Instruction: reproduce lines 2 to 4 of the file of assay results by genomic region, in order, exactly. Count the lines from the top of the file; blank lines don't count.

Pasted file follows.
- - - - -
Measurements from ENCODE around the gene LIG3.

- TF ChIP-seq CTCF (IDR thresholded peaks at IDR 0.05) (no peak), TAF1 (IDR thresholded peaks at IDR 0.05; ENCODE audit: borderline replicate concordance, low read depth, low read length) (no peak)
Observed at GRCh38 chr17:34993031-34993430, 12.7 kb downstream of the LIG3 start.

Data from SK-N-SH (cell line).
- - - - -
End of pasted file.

- TF ChIP-seq CTCF (IDR thresholded peaks at IDR 0.05) (no peak), TAF1 (IDR thresholded peaks at IDR 0.05; ENCODE audit: borderline replicate concordance, low read depth, low read length) (no peak)
Observed at GRCh38 chr17:34993031-34993430, 12.7 kb downstream of the LIG3 start.

Data from SK-N-SH (cell line).